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Applied physics helps decipher causes of sudden death

Date:
April 17, 2015
Source:
Universitat Politècnica de Catalunya (UPC)
Summary:
Sudden cardiac death accounts for approximately 10% of natural deaths, most of which are due to ventricular fibrillation. Each year it causes 300,000 deaths in the United States. Researchers have demonstrated for the first time that the transition to calcium alternans, an arrhythmia associated with increased risk of sudden death, has common features with the magnetic ordering of metals. This new finding improves our understanding of the physical causes of sudden death and will advance the design of drugs to prevent it.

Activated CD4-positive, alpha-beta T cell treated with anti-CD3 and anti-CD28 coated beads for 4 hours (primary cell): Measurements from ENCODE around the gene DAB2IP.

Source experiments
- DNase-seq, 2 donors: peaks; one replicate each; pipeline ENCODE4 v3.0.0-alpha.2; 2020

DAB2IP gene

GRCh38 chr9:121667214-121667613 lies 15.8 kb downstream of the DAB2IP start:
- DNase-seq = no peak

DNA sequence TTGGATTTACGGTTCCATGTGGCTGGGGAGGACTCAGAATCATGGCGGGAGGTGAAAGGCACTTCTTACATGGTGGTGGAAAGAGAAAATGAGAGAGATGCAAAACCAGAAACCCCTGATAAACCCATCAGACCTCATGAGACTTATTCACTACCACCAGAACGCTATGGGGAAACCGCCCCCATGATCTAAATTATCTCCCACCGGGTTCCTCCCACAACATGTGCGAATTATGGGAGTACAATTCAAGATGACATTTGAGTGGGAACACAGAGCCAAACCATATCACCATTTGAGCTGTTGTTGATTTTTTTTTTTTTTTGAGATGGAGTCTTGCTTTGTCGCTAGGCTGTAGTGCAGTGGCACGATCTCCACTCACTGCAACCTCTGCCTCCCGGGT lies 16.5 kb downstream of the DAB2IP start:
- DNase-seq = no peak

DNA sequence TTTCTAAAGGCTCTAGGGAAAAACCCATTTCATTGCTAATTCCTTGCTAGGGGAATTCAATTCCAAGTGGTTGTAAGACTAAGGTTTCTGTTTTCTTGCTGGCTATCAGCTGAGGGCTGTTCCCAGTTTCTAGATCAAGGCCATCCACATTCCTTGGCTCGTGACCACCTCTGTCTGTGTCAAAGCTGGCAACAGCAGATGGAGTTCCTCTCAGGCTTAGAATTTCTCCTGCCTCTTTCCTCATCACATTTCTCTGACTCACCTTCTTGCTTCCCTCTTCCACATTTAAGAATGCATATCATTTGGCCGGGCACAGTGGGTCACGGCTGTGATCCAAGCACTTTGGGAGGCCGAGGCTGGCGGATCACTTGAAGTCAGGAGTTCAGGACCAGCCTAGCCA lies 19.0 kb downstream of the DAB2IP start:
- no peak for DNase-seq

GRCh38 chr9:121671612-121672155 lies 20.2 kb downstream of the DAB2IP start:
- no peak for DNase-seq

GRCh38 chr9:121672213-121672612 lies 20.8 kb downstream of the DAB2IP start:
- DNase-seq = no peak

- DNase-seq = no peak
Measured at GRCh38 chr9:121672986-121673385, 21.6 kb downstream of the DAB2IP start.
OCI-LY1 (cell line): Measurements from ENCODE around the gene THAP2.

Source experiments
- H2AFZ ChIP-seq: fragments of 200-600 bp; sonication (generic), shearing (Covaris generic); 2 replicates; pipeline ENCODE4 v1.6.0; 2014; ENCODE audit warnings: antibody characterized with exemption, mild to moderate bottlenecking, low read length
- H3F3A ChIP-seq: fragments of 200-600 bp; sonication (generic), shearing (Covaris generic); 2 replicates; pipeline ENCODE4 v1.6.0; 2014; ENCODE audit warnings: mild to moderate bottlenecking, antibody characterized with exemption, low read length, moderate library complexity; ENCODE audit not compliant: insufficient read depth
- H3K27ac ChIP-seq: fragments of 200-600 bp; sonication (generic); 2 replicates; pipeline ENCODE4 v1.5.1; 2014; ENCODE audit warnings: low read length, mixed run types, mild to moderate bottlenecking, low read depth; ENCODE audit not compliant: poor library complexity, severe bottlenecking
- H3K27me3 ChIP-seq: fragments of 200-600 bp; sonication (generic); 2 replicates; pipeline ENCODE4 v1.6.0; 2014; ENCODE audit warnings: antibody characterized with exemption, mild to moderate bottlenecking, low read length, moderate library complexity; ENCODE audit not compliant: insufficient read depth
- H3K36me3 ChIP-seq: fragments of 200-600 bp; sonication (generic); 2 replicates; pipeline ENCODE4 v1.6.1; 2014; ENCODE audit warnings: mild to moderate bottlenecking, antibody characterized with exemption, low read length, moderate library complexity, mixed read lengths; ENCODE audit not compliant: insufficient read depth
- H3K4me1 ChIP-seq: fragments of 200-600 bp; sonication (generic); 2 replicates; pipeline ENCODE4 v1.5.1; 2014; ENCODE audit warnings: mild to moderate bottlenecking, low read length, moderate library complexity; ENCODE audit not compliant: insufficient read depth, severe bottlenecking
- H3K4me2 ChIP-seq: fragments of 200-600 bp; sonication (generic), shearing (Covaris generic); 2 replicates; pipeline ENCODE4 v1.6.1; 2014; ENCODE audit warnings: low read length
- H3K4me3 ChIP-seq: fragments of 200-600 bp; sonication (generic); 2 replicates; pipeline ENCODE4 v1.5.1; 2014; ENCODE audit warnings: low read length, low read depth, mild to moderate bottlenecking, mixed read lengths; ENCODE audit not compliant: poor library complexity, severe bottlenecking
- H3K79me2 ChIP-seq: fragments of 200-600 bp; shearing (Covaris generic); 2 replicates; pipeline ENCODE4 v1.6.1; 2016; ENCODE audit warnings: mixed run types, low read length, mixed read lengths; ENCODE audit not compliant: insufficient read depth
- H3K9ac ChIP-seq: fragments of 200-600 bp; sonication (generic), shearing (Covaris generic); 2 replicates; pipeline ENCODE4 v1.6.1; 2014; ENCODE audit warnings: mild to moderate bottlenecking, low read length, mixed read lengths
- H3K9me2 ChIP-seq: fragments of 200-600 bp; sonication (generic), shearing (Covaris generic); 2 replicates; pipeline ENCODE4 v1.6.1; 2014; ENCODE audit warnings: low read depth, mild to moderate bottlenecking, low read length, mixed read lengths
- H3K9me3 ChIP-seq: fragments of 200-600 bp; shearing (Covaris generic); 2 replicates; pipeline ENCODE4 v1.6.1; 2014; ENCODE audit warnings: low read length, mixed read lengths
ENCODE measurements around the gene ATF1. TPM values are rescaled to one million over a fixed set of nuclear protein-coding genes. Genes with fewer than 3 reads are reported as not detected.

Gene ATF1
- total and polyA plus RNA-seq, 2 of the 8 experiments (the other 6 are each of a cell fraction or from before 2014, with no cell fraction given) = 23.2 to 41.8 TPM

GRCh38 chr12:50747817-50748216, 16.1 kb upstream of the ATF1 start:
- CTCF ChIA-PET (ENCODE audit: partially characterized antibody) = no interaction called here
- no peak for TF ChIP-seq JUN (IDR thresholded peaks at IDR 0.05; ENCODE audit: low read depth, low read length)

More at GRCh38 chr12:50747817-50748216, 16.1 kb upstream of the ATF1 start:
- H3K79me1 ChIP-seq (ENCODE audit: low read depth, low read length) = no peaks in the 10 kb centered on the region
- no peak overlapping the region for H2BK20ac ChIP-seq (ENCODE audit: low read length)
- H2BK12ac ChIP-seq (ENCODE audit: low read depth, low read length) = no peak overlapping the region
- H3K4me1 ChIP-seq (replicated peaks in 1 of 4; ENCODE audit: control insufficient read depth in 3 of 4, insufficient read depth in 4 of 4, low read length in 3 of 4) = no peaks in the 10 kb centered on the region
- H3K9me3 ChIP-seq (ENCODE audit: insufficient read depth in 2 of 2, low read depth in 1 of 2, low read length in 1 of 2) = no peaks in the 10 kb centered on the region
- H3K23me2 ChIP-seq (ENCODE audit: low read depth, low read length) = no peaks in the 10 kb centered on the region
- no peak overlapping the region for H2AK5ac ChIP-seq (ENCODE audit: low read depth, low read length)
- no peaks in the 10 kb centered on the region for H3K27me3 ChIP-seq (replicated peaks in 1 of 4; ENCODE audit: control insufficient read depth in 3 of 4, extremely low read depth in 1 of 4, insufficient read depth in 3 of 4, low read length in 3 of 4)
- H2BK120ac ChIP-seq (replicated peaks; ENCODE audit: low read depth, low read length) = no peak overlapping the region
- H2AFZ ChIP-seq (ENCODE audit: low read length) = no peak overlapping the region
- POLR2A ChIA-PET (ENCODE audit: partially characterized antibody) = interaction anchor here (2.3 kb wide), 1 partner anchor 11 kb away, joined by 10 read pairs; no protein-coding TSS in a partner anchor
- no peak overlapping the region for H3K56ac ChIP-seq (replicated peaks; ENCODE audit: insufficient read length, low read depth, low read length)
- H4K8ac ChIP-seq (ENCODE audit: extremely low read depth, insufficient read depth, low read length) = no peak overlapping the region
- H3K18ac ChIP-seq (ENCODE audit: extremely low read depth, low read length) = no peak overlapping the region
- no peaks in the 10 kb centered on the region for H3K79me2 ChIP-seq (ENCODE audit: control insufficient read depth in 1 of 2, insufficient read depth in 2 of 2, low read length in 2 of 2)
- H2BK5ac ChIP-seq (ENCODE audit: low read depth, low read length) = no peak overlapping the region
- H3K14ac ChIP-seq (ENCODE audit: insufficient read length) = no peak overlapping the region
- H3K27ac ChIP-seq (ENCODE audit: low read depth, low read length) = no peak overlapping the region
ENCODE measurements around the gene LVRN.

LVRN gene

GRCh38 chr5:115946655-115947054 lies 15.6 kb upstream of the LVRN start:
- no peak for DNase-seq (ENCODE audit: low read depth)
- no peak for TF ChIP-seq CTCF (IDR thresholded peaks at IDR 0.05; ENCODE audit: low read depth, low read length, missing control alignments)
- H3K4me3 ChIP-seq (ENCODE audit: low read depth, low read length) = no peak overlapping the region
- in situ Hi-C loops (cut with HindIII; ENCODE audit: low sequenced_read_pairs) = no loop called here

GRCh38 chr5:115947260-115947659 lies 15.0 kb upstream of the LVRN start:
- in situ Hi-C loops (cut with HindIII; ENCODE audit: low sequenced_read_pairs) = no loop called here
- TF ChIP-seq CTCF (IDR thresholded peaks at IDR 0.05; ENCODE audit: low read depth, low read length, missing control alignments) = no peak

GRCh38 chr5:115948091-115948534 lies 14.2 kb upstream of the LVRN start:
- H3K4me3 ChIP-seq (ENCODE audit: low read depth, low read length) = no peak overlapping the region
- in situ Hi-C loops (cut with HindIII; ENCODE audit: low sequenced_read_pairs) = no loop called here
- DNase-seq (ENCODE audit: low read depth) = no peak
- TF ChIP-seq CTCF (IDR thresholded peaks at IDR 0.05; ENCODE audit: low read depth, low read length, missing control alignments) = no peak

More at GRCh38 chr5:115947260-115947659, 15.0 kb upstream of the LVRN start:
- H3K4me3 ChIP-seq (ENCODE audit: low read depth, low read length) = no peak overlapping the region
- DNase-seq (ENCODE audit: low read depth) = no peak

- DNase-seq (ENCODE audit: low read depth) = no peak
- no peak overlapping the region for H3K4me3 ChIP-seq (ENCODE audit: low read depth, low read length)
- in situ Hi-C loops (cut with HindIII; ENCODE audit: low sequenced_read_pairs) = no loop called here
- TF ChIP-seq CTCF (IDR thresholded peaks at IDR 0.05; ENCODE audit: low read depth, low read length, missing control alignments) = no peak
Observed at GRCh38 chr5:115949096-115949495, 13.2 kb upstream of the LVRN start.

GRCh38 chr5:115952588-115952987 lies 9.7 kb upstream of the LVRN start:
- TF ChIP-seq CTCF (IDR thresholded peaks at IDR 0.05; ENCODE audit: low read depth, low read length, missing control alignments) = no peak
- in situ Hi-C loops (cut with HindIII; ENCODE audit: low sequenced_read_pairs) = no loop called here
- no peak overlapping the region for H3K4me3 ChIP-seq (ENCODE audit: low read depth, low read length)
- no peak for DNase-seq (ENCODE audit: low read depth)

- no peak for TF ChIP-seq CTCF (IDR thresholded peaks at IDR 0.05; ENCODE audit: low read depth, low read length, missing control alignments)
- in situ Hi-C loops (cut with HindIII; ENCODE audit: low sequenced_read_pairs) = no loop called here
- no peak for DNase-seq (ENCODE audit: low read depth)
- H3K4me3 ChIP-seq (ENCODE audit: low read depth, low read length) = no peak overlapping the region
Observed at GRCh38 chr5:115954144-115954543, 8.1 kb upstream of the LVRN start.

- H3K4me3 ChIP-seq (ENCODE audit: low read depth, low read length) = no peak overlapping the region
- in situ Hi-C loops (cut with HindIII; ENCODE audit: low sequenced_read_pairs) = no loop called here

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Sudden cardiac death accounts for approximately 10% of natural deaths, most of which are due to ventricular fibrillation. Each year it causes 300,000 deaths in the United States and 20,000 in Spain. Researchers at the Department of Applied Physics of the Universitat Politècnica de Catalunya (UPC), together with scientists from California State University, have demonstrated for the first time that the transition to calcium alternans, an arrhythmia associated with increased risk of sudden death, has common features with the magnetic ordering of metals. This new finding improves our understanding of the physical causes of sudden death and will advance the design of drugs to prevent it. The article, entitled Calcium Alternans is Due to an Order-Disorder Phase Transition in Cardiac Cells, was published in the scientific journal Physical Review Letters.